Pregnancy Does Not Lead to Breast Cancer Recurrence, Study Finds

Becoming pregnant does not increase a woman's chance of having her breast cancer recur, according to a recent study presented at ASCO.
BY Beth Fand Incollingo
PUBLISHED June 03, 2017
While doctors and patients alike often worry that a pregnancy could cause a breast cancer recurrence, a recent study found that is not the case.

A retrospective, multicenter study of 1,207 women treated for non-metastatic breast cancer who then became pregnant showed that these survivors faced no greater risk of recurrence or death than their counterparts who underwent treatment but did not become pregnant.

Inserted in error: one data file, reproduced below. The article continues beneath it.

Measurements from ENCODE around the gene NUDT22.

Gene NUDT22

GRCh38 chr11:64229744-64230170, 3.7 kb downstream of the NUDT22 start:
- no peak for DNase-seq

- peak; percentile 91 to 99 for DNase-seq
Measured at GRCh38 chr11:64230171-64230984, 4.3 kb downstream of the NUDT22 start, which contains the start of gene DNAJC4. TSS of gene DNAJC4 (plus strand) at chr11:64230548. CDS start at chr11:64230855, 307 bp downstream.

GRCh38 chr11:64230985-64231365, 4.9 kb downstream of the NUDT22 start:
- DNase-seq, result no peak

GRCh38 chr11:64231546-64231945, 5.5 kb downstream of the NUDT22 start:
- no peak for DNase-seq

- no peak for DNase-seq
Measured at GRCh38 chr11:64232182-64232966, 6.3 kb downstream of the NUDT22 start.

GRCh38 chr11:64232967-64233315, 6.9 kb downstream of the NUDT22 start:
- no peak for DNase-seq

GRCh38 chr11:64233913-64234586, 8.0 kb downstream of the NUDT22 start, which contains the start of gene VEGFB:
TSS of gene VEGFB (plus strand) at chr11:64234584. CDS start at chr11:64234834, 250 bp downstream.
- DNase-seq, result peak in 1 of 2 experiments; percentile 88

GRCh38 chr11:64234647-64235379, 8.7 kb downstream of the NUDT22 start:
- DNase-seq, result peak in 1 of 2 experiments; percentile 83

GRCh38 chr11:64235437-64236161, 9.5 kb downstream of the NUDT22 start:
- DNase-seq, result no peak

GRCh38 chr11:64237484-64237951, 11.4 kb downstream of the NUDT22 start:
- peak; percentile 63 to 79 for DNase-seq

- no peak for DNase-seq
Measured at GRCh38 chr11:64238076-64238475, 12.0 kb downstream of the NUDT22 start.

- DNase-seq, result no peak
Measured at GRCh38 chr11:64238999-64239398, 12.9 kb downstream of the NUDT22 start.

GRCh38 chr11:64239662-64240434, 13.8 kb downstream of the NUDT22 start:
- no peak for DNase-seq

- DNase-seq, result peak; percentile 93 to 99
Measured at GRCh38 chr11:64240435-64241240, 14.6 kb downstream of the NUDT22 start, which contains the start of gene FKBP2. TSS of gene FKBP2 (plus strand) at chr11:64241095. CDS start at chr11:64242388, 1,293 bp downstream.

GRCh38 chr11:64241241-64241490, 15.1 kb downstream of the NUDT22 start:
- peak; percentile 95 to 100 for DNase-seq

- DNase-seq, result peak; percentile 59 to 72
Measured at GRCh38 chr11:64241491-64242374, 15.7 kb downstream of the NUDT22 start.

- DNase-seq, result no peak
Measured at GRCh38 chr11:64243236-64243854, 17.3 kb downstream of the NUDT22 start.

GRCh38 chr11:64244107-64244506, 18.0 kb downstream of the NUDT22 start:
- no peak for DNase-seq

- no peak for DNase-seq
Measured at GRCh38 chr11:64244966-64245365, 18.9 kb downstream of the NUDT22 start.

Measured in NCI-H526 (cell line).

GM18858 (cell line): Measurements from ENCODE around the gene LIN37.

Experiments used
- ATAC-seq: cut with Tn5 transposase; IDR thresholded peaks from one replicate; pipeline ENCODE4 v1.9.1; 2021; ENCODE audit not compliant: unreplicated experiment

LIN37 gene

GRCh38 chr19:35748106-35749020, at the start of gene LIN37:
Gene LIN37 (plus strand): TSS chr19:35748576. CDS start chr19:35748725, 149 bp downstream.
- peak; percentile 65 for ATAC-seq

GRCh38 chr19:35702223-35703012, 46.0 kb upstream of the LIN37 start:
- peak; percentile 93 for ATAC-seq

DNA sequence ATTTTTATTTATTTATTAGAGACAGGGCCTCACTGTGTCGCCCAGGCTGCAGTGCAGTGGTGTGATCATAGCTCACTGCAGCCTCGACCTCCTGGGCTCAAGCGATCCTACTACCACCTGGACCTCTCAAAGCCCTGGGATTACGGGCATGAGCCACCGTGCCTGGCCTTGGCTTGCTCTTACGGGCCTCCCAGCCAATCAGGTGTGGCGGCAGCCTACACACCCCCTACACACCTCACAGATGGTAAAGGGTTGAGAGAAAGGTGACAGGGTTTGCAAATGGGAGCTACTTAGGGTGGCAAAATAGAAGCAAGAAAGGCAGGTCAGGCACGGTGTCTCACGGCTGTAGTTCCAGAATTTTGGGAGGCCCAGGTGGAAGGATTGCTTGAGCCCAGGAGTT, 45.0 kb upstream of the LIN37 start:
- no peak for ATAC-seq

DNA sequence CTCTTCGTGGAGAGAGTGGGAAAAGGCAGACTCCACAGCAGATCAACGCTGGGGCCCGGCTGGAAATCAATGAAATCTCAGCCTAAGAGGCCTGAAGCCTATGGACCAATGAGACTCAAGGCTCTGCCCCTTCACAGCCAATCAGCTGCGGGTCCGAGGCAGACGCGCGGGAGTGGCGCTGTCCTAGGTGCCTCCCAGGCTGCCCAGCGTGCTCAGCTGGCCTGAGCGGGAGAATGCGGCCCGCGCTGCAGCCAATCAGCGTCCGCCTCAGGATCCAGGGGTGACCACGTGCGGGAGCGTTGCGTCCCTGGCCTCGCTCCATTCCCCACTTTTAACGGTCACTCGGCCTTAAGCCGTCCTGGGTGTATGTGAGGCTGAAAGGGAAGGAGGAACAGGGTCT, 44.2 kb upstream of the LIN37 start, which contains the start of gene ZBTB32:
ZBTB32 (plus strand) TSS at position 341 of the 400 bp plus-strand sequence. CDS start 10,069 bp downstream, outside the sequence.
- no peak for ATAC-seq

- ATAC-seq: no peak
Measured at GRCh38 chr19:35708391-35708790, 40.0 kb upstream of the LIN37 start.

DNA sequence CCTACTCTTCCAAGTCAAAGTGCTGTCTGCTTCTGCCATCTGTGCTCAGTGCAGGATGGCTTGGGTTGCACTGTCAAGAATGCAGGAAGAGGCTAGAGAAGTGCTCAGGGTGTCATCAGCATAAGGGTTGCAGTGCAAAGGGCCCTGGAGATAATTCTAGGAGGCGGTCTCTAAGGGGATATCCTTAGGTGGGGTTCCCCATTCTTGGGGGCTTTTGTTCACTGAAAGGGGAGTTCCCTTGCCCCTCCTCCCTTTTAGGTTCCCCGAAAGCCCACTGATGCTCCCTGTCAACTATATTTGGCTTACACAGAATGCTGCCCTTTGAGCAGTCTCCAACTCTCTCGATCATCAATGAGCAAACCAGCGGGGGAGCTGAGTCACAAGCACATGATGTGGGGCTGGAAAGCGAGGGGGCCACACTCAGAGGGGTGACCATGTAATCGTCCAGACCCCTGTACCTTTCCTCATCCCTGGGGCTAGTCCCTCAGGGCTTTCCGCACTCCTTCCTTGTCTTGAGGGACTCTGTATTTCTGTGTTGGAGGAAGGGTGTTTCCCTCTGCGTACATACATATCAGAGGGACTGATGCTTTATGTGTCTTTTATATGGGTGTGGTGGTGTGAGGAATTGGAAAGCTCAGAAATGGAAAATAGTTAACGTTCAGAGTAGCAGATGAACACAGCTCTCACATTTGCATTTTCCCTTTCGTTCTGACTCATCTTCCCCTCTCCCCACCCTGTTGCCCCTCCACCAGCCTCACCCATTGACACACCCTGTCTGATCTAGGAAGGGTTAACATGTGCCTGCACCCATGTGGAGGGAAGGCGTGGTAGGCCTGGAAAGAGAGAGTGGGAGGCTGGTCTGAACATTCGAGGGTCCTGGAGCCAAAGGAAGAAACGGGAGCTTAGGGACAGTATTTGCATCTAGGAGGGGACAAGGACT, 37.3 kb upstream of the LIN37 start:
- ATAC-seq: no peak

This was true even for women treated for estrogen receptor (ER)-positive disease, news that may assuage a common concern that pregnancy hormones could stimulate the growth of any estrogen-fueled cancer cells left in the body after treatment. Pregnancy after ER-positive breast cancer is also sometimes discouraged because it requires survivors to temporarily stop taking postsurgical hormonal therapy that is meant to prevent recurrence. That therapy typically continues for 5 to 10 years.

To date, its authors say, the study was the largest investigation of the effects of post–breast cancer pregnancy on recurrence risk and the first to consider the issue in women treated for the most common subtype, ER-positive disease. The findings were presented in a June 3 press briefing during the 2017 ASCO Annual Meeting.